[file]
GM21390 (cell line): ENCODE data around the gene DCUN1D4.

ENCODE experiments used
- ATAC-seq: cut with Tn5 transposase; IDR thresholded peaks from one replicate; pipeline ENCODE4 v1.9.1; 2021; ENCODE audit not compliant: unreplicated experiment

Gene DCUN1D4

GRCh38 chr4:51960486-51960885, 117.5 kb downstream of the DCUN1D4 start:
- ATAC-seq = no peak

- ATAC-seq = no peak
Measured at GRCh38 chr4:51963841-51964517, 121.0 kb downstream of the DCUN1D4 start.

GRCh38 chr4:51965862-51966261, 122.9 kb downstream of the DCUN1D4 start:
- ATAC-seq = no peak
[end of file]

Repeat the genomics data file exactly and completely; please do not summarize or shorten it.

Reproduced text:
GM21390 (cell line): ENCODE data around the gene DCUN1D4.

ENCODE experiments used
- ATAC-seq: cut with Tn5 transposase; IDR thresholded peaks from one replicate; pipeline ENCODE4 v1.9.1; 2021; ENCODE audit not compliant: unreplicated experiment

Gene DCUN1D4

GRCh38 chr4:51960486-51960885, 117.5 kb downstream of the DCUN1D4 start:
- ATAC-seq = no peak

- ATAC-seq = no peak
Measured at GRCh38 chr4:51963841-51964517, 121.0 kb downstream of the DCUN1D4 start.

GRCh38 chr4:51965862-51966261, 122.9 kb downstream of the DCUN1D4 start:
- ATAC-seq = no peak